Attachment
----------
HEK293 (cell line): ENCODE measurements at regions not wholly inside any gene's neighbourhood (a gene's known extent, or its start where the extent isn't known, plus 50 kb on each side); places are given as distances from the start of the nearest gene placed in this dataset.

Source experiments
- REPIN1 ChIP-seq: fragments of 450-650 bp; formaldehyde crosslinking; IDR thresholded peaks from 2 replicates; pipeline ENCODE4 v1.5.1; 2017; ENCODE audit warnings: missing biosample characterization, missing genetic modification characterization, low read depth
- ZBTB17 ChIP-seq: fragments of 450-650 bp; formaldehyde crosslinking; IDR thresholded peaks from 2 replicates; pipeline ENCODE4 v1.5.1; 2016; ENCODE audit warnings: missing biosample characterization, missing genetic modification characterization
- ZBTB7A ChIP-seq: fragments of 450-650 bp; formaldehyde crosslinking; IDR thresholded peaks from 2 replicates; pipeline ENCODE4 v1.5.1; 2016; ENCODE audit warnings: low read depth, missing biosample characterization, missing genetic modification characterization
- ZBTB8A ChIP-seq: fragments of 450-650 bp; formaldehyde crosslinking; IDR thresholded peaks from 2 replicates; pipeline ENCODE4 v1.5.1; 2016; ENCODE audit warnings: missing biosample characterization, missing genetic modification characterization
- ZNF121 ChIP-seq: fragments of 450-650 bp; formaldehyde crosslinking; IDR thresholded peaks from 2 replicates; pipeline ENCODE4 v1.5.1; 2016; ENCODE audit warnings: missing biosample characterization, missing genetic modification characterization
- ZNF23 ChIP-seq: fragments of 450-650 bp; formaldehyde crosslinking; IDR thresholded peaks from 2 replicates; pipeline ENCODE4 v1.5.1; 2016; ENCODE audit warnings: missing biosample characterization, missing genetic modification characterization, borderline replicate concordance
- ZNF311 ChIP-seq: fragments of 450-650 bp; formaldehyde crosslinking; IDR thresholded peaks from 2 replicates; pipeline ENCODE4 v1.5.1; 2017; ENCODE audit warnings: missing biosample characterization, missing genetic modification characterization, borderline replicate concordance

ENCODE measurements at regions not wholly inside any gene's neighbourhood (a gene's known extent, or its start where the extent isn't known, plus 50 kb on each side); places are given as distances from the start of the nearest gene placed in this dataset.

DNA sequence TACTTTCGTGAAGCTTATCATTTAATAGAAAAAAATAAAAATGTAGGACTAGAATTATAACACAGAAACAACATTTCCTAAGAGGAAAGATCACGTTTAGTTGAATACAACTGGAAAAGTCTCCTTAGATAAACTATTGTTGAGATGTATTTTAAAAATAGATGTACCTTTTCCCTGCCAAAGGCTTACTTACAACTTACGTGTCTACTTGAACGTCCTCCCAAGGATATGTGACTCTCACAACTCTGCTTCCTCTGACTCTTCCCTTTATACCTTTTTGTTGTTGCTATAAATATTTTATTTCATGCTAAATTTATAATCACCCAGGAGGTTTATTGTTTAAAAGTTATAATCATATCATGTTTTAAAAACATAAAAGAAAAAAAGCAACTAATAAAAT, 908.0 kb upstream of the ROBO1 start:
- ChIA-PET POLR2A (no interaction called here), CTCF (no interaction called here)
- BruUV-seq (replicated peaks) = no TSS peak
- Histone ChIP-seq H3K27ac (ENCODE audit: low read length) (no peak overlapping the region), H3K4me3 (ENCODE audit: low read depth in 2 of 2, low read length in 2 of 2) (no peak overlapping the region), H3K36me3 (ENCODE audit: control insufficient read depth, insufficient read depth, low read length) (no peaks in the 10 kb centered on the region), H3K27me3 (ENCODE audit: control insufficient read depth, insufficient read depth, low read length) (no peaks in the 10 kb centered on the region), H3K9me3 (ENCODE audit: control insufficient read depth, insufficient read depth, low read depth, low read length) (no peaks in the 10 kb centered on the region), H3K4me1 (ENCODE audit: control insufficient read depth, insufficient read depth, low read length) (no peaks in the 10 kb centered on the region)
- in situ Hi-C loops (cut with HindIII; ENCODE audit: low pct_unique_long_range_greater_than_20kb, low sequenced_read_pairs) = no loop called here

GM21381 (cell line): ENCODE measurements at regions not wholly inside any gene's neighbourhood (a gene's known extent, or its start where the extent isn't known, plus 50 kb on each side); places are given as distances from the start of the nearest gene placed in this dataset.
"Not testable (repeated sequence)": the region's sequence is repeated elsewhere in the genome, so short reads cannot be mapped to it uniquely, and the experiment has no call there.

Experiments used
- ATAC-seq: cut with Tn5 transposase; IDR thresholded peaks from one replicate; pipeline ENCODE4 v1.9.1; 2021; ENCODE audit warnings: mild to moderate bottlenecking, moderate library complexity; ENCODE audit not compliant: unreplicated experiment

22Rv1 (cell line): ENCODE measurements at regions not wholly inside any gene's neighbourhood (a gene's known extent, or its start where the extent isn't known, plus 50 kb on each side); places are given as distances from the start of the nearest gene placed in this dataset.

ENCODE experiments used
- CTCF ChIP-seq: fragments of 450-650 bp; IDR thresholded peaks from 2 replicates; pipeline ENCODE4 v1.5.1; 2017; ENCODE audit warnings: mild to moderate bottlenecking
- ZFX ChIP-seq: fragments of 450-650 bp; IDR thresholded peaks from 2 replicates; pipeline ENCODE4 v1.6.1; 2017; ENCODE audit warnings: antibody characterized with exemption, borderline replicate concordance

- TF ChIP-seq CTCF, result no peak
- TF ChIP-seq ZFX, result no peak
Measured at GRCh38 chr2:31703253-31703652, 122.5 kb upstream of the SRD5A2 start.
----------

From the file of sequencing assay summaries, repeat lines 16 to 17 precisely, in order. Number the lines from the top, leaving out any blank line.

GM21381 (cell line): ENCODE measurements at regions not wholly inside any gene's neighbourhood (a gene's known extent, or its start where the extent isn't known, plus 50 kb on each side); places are given as distances from the start of the nearest gene placed in this dataset.
"Not testable (repeated sequence)": the region's sequence is repeated elsewhere in the genome, so short reads cannot be mapped to it uniquely, and the experiment has no call there.